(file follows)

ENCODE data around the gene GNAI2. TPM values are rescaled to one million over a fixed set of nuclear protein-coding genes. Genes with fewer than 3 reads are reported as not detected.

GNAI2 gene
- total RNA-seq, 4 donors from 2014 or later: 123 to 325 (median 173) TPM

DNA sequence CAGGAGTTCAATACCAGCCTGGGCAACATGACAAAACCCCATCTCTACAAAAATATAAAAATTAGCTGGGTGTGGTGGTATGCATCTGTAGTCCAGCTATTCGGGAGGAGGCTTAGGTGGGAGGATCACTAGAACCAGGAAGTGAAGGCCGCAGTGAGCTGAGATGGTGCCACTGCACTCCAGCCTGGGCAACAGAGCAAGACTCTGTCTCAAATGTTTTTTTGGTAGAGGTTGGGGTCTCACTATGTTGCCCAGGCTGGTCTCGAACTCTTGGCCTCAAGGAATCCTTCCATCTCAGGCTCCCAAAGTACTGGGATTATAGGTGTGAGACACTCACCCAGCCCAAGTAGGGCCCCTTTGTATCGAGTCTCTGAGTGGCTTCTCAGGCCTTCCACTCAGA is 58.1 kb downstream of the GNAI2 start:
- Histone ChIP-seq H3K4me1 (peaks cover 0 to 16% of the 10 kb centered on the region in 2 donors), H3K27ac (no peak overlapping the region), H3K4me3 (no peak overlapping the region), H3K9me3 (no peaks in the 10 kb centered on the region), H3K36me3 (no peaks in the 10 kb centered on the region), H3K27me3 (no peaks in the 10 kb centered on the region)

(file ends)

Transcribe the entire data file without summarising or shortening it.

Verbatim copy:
ENCODE data around the gene GNAI2. TPM values are rescaled to one million over a fixed set of nuclear protein-coding genes. Genes with fewer than 3 reads are reported as not detected.

GNAI2 gene
- total RNA-seq, 4 donors from 2014 or later: 123 to 325 (median 173) TPM

DNA sequence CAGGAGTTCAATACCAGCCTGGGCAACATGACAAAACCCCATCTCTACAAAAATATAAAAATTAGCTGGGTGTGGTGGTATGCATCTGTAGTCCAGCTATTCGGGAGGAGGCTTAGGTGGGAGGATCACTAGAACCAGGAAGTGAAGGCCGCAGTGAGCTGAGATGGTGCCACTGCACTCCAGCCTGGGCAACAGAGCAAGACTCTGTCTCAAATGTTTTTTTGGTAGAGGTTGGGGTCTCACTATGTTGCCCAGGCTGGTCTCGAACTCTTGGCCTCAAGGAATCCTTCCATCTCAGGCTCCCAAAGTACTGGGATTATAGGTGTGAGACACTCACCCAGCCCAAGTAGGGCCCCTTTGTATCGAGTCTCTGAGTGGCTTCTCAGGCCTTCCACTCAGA is 58.1 kb downstream of the GNAI2 start:
- Histone ChIP-seq H3K4me1 (peaks cover 0 to 16% of the 10 kb centered on the region in 2 donors), H3K27ac (no peak overlapping the region), H3K4me3 (no peak overlapping the region), H3K9me3 (no peaks in the 10 kb centered on the region), H3K36me3 (no peaks in the 10 kb centered on the region), H3K27me3 (no peaks in the 10 kb centered on the region)